Immigration Policy Should Strive For The “City On The Hill,” Not The “Deserted Town”

by David Bier on October 25, 2012

in Features, Immigration, International

Opponents of human movement, also known as “immigration,” argue that if the U.S. government stops forcibly preventing foreign-born people from relocating to the United States, the wages of American workers will suffer dramatically. By appealing to economic terms — prices, wages, supply and demand — this argument maintains the illusion of intellectual credibility that merely shouting “they’re-taking-our-jobs” lacks.

The reality is the restrictionist argument — that more workers will mean lower wages — never makes it past Econ 101, class 1. This is because the argument ignores the “ceteris paribus” disclaimer, which says if all other things were held constant, wages should fall. But things are never held constant in real life, least of all when dealing with people.  The economy is more dynamic than that — people create, innovate, buy and sell.

To take one example, consider Say’s Law. In his 1803 Treatise on Political Economy, Jean-Baptiste Say, a French economist and businessman, wrote that “a product is no sooner created, than it, from that instant, affords a market for other products to the full extent of its own value.” In other words, when a worker creates something of value, he can sell it (or the company for which he works can sell it and pay him). The money he receives for his efforts, either directly or in wages, creates a market for other goods and services. “Thus, the mere circumstance of the creation of one product immediately opens a vent for other products,” Say concludes.

The implication of “Say’s Law” is among the most important in all economics, and it implies immigrant workers are a positive force in the economy. Say notes that “in every community the more numerous are the producers, and the more various their productions, the more prompt, numerous and extensive are the markets for those productions; and, by a natural consequence, the more profitable are they to the producers; for price rises with the demand.” Higher prices for producers mean higher wages for their workers.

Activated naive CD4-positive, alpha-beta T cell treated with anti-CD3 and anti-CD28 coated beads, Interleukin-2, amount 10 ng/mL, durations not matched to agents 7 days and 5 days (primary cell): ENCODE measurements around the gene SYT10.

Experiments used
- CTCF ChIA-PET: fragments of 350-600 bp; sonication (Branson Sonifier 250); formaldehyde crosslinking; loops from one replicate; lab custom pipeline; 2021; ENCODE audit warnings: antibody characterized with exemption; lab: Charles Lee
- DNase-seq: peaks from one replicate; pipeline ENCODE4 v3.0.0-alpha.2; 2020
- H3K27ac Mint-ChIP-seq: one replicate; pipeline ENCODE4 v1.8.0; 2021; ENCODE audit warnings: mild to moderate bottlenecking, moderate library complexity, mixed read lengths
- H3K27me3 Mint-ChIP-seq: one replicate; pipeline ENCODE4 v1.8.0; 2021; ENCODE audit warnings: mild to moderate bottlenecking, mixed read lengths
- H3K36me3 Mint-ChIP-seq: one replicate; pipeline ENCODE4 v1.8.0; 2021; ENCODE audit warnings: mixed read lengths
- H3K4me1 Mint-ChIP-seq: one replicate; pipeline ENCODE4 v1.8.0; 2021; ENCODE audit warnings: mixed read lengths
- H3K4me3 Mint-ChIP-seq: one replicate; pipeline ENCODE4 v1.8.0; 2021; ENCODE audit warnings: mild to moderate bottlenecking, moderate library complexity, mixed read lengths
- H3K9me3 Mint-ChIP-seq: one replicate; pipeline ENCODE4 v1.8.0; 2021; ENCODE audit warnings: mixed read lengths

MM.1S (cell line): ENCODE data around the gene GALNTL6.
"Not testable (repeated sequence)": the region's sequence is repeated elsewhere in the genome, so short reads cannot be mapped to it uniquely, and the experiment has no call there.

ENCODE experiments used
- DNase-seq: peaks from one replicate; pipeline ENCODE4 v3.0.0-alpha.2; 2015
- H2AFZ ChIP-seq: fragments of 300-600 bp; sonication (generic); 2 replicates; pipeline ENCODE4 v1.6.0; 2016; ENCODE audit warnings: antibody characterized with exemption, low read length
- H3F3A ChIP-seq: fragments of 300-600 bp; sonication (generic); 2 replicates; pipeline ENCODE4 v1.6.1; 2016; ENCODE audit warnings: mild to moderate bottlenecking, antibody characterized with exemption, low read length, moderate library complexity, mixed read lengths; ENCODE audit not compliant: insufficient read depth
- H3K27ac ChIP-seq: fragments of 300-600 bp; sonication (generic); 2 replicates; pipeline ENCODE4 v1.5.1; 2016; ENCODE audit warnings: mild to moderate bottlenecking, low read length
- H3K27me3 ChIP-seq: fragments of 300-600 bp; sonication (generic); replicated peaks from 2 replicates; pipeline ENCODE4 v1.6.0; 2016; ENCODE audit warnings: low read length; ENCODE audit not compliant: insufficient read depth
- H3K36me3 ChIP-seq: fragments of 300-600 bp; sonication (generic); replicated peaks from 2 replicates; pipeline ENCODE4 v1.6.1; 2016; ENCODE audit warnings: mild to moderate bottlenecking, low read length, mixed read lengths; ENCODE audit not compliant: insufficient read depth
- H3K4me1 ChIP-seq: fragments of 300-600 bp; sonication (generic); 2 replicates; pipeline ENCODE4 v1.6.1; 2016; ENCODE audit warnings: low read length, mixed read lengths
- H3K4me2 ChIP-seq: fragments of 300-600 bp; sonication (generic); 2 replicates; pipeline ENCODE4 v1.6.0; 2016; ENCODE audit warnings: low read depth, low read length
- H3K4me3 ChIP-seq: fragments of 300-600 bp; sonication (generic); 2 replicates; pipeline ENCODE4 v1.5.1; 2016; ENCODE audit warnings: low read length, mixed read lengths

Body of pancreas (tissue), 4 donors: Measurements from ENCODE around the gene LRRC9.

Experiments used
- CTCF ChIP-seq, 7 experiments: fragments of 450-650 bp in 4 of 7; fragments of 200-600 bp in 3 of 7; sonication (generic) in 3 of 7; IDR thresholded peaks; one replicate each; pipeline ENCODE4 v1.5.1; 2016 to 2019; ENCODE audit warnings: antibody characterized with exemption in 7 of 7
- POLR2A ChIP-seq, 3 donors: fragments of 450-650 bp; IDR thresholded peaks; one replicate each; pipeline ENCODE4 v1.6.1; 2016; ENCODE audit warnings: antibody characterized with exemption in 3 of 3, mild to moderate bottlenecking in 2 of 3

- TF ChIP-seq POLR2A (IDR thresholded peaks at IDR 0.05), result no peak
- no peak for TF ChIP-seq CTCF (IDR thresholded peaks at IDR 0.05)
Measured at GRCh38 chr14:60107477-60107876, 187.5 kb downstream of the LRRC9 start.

Say’s law implies “a good harvest is favourable, not only to the agriculturist, but likewise to the dealers in all commodities generally. The greater the crop, the larger the purchases of the growers. A bad harvest, on the contrary, hurts the sale of commodities at large.” In other words, Say concludes, “each individual is interested in the general prosperity of all, and that the success of one branch of industry promotes that of all the others. In fact, whatever profession or line of business a man may devote himself to, he is the better paid and the more readily finds employment, in proportion as he sees others thriving equally around him.” The prosperity of the immigrant not only does not injure the native’s — it aids it.

Say asks whether anyone would be better “in a small deserted and semi-barbarous town.” He writes “Though in no fear of a competitor, he could sell but little, because little was produced; whilst at Paris, Amsterdam, or London, in spite of the competition of a hundred dealers in his own line, he might do business on the largest scale. The reason is obvious: he is surrounded with people who produce largely in an infinity of ways.” Fewer producers means fewer buyers, which means lower wages for everyone — that is, fewer immigrant workers means fewer buyers, which hurts us all.

Naturally, there are other reasons why the simplistic restrictionist analysis doesn’t hold, but Say’s Law is enough to show that it is fundamentally flawed. As Jean-Baptiste Say saw, free-markets benefit everyone, not just a select few. Rather than striving for a “deserted and semi-barbarous town,” America should strive once again to be “the city on the Hill.”

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